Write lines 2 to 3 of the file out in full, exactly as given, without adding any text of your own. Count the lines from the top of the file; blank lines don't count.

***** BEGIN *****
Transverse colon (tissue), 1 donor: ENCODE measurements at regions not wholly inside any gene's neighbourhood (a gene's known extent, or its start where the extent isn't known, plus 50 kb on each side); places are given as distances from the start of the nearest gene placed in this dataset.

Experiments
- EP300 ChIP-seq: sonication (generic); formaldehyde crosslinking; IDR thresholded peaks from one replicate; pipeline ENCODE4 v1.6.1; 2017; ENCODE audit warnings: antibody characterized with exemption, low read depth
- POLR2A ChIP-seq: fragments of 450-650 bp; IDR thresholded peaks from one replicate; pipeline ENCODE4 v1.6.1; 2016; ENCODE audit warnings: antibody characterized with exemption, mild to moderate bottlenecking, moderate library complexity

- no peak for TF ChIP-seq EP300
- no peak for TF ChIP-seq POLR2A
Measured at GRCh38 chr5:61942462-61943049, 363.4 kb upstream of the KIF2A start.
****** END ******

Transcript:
Experiments
- EP300 ChIP-seq: sonication (generic); formaldehyde crosslinking; IDR thresholded peaks from one replicate; pipeline ENCODE4 v1.6.1; 2017; ENCODE audit warnings: antibody characterized with exemption, low read depth